Finding a Balance: Mountain Sun’s Shelburne Woods
By Garret K. Woodward
Just a few blocks from the bustling Haywood Road in West Asheville, the folks at Mountain Sun Building and Design are hard at work putting the finishing touches on the first home of their Shelburne Woods development.
“It’s definitely a community feeling we’re trying to create here,” said Jeb Boyd, co-owner of Mountain Sun. “We didn’t try to overdevelop this property. We have a lot of community space created within the neighborhood.”
With nine homes planned for the 1.9-acre property, Shelburne Woods will encompass a natural, comfortable feeling for its inhabitants. All nine homes adhere to Mountain Sun’s high standards for construction, and reflect an appreciation for preservation of the land. Each home is required to meet Green Built Platinum, Net Zero Certification, the highest standard a home can achieve in the Green Built program.
Launched six years ago, Mountain Sun combines the building talents and passion for the natural world of Jeb and his wife, Emily. The duo saw a need for what they ultimately want to present and construct for their clients—innovative designs with functionality that truly aim to work with the landscape, and not against it.
“There’s edible landscaping, with blueberries and figs, and also trail space at the bottom of the property,” Boyd said. “The sewer line actually runs primarily through land owned by a neighboring subdivision. They approached us about moving the sewer down to the path of the future Rhododendron Creek Greenway to save the trees on the hillside. At the same time, we recorded an easement through part of our property for the future greenway.”
“A house has so many natural resources involved in building it, and the worst thing you can do is waste all those natural resources, especially in just the construction of it,” Jeb said. “We build net-zero with a sensible design for the specific lot. We look for property that is south or southwest facing for the passive solar aspect—it’s free energy, otherwise you’d be consuming coal or natural gas to heat your house.”
Using all renewable energy, each home will be both passive and active solar. Shelburne Woods also features an electric-vehicle charging station for each home. The designs also incorporate as much natural lighting as possible, with emphasis on numerous south-facing energy-saving windows. Using 2×6 walls with advanced framing and spray foam insulation, the first home was able to achieve an air tightness of .58 ach50 which exceeds Passive House standards.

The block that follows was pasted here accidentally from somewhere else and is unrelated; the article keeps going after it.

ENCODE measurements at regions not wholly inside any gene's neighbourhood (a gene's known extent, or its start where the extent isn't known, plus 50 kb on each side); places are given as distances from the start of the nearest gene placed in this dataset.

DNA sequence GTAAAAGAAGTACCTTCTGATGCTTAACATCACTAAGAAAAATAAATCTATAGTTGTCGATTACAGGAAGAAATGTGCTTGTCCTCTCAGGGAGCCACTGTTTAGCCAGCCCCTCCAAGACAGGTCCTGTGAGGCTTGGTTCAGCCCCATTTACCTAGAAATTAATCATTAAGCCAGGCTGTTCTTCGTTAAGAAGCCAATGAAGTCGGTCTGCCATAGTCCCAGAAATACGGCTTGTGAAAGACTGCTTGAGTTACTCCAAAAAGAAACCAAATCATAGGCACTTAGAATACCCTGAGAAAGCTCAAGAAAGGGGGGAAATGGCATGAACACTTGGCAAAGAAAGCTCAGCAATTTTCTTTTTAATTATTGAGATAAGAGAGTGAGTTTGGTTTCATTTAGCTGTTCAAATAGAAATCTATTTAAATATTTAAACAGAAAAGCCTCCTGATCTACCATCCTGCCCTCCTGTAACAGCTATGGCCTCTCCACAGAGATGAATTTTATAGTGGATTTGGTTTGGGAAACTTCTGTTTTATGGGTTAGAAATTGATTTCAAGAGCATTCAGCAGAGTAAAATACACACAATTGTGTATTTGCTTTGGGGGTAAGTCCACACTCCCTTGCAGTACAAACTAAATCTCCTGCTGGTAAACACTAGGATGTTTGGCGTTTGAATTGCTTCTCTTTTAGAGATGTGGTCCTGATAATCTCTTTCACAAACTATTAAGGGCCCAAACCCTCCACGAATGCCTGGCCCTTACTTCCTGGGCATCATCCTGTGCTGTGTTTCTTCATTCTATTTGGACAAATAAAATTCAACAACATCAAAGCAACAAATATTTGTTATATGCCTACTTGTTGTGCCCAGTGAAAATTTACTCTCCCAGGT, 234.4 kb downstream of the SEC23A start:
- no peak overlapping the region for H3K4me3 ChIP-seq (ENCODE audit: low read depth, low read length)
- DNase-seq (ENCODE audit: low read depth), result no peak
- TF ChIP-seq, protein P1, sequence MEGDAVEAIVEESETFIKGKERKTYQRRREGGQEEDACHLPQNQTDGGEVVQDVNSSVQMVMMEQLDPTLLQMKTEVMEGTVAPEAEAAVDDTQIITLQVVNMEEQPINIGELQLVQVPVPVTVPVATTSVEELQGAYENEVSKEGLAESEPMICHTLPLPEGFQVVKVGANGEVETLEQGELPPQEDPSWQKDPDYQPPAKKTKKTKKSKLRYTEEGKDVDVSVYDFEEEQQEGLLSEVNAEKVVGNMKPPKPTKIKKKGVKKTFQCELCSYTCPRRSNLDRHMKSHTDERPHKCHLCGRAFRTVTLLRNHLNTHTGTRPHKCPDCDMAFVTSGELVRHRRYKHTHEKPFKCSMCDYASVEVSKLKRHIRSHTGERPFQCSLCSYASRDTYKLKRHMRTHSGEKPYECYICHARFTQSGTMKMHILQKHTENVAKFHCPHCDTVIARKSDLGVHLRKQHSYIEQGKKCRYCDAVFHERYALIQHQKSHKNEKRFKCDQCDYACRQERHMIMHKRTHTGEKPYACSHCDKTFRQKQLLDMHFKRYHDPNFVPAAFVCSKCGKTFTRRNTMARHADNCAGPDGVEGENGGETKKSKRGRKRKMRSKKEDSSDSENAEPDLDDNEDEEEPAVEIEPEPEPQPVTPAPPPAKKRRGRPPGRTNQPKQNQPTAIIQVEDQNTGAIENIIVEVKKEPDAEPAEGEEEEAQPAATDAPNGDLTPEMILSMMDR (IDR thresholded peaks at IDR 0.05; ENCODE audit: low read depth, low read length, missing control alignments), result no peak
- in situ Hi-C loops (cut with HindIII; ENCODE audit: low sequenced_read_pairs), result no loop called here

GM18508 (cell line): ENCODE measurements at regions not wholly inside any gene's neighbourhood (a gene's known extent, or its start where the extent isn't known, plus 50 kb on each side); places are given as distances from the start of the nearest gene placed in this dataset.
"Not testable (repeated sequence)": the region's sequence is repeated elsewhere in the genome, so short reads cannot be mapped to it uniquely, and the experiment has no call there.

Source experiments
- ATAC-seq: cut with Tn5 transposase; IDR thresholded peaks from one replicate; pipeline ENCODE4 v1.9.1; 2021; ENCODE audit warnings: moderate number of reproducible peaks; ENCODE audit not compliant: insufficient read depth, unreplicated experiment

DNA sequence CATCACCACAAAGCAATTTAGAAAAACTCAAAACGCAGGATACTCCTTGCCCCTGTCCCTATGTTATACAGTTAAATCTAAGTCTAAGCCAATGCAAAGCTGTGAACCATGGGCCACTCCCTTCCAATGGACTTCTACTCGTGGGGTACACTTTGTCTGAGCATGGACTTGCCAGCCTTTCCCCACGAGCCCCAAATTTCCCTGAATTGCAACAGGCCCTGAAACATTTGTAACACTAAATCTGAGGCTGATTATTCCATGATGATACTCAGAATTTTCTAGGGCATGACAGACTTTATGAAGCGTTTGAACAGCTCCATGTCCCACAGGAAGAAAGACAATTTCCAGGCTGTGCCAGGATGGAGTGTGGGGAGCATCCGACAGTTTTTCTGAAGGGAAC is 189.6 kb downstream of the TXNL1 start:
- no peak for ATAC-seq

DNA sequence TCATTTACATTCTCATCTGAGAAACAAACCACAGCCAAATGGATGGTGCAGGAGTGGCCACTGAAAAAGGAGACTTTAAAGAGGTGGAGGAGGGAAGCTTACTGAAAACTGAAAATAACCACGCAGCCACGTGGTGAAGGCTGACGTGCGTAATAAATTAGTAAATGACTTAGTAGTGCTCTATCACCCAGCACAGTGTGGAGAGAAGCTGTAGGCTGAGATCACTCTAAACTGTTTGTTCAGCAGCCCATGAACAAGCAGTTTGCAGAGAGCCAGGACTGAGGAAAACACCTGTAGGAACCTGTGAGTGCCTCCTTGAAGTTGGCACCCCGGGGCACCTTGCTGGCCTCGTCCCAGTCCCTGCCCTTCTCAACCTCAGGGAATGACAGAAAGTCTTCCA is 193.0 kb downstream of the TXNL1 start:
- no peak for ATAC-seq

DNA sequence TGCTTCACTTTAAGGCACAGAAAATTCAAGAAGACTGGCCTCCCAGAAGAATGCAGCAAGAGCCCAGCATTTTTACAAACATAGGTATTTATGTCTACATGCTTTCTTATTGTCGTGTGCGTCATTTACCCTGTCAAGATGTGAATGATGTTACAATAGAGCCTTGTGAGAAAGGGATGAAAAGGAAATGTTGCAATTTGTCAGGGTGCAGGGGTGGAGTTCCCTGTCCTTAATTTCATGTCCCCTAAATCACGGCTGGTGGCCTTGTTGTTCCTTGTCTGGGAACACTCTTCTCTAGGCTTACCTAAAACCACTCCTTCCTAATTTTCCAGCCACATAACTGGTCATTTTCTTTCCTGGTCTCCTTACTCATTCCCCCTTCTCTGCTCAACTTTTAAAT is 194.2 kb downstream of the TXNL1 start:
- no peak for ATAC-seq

“Quality of light in the houses we build is very important, and we pay careful attention to window placement,” Jeb said. “We look at each home as an art project, built to high quality net-zero standards, but also something comfortable, with a natural feel for the inhabitants. For us, we put our heads down and do what we feel is right, what’s best for our company, and our passion for net-zero building practices.”
A lifelong sufferer of asthma, Jeb is quick to praise the difference in air-quality between this Green Built home and one built in the traditional sense, in terms of materials used and construction methods.
“There is no formaldehyde or harmful gases used in our designs and construction,” he said. “I grew up with asthma, with daily inhaled steroids. After we constructed our personal Green Built house, I’m now off all my medications. It’s a testament to the importance of paying attention to indoor air quality, especially with the toxicity of many conventional building materials.” Each of these homes will be all electric and will have no propane or natural gas, reducing risks associated with carbon monoxide. In addition, Mountain Sun used solid surface materials (reducing formaldehyde) wherever possible, zero VOC paints and installed high efficiency ventilation.
And as Shelburne Woods continues to break ground on the property, Mountain Sun is also pushing ahead with their personal and professional mission.
“We’re trying to be stewards of the environment, and to lead by example for our kids. If we can’t contribute on a large-scale capacity, at least we can do it one house at a time,” Jeb said. “Being in Asheville for over 20 years, we’re trying to bring something that’s valuable to the community here, something that’s long-lasting, something we can feel good about when go to bed at night.”
You can also view this article as it was originally published on page 50 of the 2017-18 edition of the directory.